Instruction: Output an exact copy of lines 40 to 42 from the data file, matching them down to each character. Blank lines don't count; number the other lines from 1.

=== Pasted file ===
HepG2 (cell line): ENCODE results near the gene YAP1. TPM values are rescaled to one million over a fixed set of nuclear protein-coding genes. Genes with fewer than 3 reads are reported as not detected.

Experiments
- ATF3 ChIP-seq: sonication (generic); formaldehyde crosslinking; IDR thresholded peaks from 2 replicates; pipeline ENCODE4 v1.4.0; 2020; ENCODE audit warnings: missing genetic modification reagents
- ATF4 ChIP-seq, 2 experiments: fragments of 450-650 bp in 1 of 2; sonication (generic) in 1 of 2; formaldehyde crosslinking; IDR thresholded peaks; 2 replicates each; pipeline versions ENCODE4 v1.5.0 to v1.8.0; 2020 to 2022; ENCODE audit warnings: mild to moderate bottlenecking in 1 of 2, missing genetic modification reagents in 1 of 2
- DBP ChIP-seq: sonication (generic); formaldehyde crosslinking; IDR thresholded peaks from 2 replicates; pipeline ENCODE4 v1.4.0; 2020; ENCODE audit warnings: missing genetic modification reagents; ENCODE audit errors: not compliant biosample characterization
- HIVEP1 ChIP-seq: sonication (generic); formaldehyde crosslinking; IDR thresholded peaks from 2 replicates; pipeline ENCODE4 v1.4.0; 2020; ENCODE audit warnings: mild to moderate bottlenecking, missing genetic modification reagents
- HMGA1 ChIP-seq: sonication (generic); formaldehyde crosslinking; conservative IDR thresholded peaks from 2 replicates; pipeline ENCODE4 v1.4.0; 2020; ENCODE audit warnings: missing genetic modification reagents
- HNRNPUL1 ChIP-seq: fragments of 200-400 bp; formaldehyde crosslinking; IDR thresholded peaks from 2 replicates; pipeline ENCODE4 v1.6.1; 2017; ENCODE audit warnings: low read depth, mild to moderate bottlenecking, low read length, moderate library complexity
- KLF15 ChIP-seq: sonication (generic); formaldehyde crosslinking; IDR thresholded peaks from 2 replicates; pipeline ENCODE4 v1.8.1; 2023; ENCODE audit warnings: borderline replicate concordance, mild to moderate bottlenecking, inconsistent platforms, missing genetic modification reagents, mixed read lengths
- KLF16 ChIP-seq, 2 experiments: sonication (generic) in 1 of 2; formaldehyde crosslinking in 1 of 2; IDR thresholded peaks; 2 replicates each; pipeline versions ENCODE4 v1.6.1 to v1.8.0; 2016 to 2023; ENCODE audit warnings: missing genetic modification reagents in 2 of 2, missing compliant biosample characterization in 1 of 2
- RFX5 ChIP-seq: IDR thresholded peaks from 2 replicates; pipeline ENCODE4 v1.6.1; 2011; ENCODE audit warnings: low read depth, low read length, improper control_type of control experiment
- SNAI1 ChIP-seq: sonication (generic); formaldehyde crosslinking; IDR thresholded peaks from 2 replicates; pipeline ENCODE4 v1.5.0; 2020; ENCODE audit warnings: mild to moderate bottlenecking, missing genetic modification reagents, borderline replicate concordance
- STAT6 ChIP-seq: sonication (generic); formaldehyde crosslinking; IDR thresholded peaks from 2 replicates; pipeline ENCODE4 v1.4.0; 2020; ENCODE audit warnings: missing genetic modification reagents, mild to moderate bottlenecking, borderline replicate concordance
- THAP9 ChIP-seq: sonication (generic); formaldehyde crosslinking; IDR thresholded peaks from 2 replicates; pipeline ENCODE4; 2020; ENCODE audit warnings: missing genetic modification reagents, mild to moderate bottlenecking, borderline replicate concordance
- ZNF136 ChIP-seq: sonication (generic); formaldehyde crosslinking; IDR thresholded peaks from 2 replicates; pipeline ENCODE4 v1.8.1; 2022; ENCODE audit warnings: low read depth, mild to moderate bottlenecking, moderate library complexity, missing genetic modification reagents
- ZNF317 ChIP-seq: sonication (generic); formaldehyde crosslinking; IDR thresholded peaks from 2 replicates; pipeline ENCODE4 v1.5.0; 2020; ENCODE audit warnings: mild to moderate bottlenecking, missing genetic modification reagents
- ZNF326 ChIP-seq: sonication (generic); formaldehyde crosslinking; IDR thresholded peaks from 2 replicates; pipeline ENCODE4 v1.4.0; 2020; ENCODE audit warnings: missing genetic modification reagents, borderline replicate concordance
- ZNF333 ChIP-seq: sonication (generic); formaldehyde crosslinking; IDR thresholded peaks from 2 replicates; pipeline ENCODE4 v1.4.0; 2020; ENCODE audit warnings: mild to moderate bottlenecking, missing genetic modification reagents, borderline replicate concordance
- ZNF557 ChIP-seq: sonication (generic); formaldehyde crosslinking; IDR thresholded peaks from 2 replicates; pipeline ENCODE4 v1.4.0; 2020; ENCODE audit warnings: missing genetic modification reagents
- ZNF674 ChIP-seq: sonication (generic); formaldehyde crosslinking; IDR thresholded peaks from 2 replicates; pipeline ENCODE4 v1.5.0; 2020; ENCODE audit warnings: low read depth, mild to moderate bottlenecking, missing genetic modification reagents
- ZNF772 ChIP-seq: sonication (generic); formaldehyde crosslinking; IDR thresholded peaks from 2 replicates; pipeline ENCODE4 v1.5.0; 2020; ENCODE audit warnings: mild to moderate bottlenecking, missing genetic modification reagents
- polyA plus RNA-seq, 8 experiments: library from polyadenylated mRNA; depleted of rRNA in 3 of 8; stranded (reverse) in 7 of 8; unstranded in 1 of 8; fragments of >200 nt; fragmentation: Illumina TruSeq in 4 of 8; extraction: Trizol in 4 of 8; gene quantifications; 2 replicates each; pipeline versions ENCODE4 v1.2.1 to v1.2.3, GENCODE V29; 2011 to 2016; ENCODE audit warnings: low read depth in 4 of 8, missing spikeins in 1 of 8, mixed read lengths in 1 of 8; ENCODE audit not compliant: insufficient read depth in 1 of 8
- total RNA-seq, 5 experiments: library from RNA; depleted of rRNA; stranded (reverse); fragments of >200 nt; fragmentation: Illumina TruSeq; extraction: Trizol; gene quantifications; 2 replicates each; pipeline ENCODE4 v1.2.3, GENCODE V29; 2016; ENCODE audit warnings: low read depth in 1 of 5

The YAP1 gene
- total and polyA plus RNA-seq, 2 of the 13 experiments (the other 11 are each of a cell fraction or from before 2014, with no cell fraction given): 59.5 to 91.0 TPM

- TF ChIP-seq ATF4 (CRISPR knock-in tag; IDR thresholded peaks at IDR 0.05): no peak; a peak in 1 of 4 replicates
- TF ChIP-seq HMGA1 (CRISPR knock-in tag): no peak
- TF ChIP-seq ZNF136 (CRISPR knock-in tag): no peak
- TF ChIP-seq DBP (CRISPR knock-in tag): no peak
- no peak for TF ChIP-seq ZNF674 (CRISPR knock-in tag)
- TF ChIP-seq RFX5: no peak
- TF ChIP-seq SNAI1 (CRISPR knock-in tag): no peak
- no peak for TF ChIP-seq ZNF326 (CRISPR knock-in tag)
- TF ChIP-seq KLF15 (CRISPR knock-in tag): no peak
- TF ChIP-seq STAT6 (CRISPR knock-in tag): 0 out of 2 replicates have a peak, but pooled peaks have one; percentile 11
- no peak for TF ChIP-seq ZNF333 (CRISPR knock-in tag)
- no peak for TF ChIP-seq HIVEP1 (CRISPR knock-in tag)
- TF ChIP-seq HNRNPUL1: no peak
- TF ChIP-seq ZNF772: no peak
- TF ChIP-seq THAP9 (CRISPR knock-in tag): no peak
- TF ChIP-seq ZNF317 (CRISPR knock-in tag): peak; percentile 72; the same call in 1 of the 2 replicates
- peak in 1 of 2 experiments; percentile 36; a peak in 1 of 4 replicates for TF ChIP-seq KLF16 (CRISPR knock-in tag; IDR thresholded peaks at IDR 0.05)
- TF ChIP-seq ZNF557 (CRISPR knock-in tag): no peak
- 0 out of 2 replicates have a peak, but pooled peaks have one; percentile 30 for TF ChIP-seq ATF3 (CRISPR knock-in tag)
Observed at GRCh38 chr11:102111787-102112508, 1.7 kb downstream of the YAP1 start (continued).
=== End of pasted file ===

- TF ChIP-seq THAP9 (CRISPR knock-in tag): no peak
- TF ChIP-seq ZNF317 (CRISPR knock-in tag): peak; percentile 72; the same call in 1 of the 2 replicates
- peak in 1 of 2 experiments; percentile 36; a peak in 1 of 4 replicates for TF ChIP-seq KLF16 (CRISPR knock-in tag; IDR thresholded peaks at IDR 0.05)